Consideration for inclusion in the Pediatric Dermatology section will be given to child-focused manuscripts that fit into existing categories for Clinical Trials, Clinical Science, New Medications/ Instruments, Procedural/Surgical Techniques, or Research Letters as described in the Authors’ section. Preference for publication will be given to concise manuscripts whose results and conclusions are adequately supported by data and rigorous statistical analysis. A desire to be considered for this new section should be indicated by the authors at the time of manuscript submission.

Within this inaugural issue is a featured pediatric dermatology contribution from Dr. Shehla Admani at Rady Children’s Hospital, San Diego. In her clinical review of neonatal lupus, Dr. Admani highlights an atypical morphological and anatomically distributed presentation of this “not-as-rare-as-we-think” condition and the aggressive topical treatment strategy that was employed to successfully prevent long-term sequelae. She then briefly, but elegantly, discusses the topic from a pediatric perspective and offers several clinical pearls regarding “head-to-toe” management of these patients.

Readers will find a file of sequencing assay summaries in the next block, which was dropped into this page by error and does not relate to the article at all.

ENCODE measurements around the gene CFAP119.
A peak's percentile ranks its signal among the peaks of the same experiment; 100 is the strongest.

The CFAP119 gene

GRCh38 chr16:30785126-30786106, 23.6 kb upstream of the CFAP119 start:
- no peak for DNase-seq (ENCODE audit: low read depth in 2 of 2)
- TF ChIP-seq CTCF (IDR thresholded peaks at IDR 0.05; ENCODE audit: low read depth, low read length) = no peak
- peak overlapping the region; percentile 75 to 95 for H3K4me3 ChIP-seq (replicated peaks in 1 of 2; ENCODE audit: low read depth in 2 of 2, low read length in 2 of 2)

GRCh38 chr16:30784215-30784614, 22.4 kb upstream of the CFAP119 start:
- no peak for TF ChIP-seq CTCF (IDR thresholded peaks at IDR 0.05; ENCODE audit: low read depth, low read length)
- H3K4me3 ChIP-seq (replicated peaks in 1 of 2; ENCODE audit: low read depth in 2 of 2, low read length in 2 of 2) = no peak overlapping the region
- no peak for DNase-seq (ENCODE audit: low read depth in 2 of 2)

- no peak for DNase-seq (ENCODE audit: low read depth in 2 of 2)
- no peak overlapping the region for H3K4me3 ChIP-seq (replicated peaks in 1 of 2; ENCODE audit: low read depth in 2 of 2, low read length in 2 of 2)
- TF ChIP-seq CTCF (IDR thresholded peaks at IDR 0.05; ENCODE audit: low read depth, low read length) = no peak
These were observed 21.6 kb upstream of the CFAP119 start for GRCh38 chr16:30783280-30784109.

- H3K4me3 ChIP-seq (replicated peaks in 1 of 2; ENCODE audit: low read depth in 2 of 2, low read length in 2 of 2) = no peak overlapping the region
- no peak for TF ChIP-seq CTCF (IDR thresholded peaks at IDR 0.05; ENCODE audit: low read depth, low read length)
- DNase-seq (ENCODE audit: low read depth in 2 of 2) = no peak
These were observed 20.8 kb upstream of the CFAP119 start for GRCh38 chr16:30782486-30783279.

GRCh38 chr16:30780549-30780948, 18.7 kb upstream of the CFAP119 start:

We are delighted to have the opportunity to work with you as an active and inquisitive member of the Green Journal’s community at large. We hope that you enjoy the new Pediatric Dermatology section and greatly encourage your feedback and submissions.

Have a wonderful and prosperous 2013!

Neonatal lupus erythematosus is a rare autoimmune disease caused by transplacental passage of maternal autoantibodies against Ro/SS-A, La/SS-B, and U1-ribonucleoprotein. The clinical spectrum of neonatal lupus erythematosus comprises cutaneous, cardiac, and systemic abnormalities. Typical cutaneous manifestations include annular erythematous plaques with or without fine scale predominately on the scalp, neck, or face and less commonly on the trunk and extremities. The authors describe the case of a two-month-old male child who developed atypical, targetoid-like lesions involving the genitals and soles of the feet after brief sun exposure and was subsequently diagnosed with neonatal lupus erythematosus.

Neonatal lupus erythematosus (NLE) is an autoimmune disease caused by transplacental passage of maternal autoantibodies against Ro/SS-A, La/SS-B, and, less commonly, U1-ribonucleoprotein (U1-RNP).[1] It is a rare condition and estimated to occur in 1 in 20,000 live births.[2] NLE is seen in less than 2.5 percent of infants born to mothers with these autoantibodies, and a great majority of mothers are asymptomatic at the time of delivery.[3,4]